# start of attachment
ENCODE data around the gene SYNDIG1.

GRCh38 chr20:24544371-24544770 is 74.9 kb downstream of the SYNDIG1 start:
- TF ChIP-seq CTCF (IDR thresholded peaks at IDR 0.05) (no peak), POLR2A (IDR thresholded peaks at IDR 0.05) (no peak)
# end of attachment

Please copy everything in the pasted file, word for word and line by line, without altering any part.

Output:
ENCODE data around the gene SYNDIG1.

GRCh38 chr20:24544371-24544770 is 74.9 kb downstream of the SYNDIG1 start:
- TF ChIP-seq CTCF (IDR thresholded peaks at IDR 0.05) (no peak), POLR2A (IDR thresholded peaks at IDR 0.05) (no peak)